I understand that it is hard for some to avoid, and I hope that I didn’t come off too strongly.

It’s just that I’m having a hard time finding work right now and I know that the fact that I won’t work Sundays isn’t helping (even when I offered to work every Friday night and Saturday morning one employer said that I’d still be required to work at least one Sunday a month).

First of all, getting to Mass is not the issue, doing menial work on Sunday is.

Secondly, RN’s are doing valuable, necessary, loving work - there’s nothing wrong with them working on Sunday.

I’m aware of that. I was fortunate enough to work for an employer (my most recent one) who actually closed on Sunday. They are an extreme minority these days.

I’m not trying to make you feel guilty (Catholics have enough of that already :wink:

I’m simply pointing out that our actions have effects on others and that we shouldn’t make it difficult for anybody to observe God’s law.


#16

my dad was death on Sunday shopping, that was family day
Mass, big breakfast (the only time we had a cooked breakfast other than oatmeal all week, and the last meal my mother cooked on Sunday), drive, walk, some kind of family time, games or reading in bad weather, although we did walk in all kinds of weather, tobogganing, skating etc. We almost never ate out, with 6 kids a big expense, but packed a picnic lunch. we might stop for cider and popcorn at the cider mill, but the few times we did eat in a diner are still major memories for us. Pick up supper leftovers or toast and soup at home, cooked by someone other than mom. get ready for school, and bed early.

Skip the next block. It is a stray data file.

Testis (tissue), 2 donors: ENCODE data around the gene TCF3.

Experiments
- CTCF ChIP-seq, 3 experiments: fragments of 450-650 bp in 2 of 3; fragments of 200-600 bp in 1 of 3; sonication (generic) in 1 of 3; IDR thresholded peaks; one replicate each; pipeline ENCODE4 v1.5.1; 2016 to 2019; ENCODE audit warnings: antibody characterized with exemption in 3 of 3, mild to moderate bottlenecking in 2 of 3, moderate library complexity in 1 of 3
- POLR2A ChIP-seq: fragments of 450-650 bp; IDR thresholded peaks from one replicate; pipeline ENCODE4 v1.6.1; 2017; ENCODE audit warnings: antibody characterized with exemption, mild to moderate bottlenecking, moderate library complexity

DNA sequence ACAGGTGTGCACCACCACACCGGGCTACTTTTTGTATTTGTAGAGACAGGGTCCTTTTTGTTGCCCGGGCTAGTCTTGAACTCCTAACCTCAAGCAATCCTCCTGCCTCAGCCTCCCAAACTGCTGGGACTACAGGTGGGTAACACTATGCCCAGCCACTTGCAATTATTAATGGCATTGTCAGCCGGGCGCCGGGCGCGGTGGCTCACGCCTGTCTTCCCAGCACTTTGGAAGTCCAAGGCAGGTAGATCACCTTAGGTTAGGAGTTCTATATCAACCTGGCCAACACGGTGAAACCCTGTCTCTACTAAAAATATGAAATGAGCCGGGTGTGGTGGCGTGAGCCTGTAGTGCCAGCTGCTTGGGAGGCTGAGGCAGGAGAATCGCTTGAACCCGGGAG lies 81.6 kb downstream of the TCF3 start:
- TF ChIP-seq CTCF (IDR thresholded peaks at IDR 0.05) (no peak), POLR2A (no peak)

I retain that attitude, although I do have to stop for juice and donuts and sometimes tacos every Sunday for RCIA. Even if I stop in a store for an emergency purchase (parts for a broken toilet and home depot for example) I still feel a bit guilty.

Sunday is my big day of rest because it is a big workday (7:30 to 1:30) so I always take a nap. then usually birding later in the afternoon (nature walk and Sunday still go together in my mind, thanks to dad). I am not above stopping for fast food or chicken on the way home, however.

around here stuff-mart and grocery stores are PACKED on Sunday I would rather be tortured by rock music at Mass than shop on Sunday. it does seem to me the no.1 family outing – flea markets are even more packed.


#17

You and I hold the same views. :thumbsup:

Don’t you think that the other six days provide enough time (especially with many stores open 24 hrs) to get your shopping done? Isn’t God more important than shopping? What about your family–can’t you just visit family and have either family outings (in parks instead of shopping malls)or even visit sick or elderly people?

:amen:

The point is, we have lost our sense of God and Family–in that order. Our Gods are now the Computer, TV and Shopping!

Lindalou725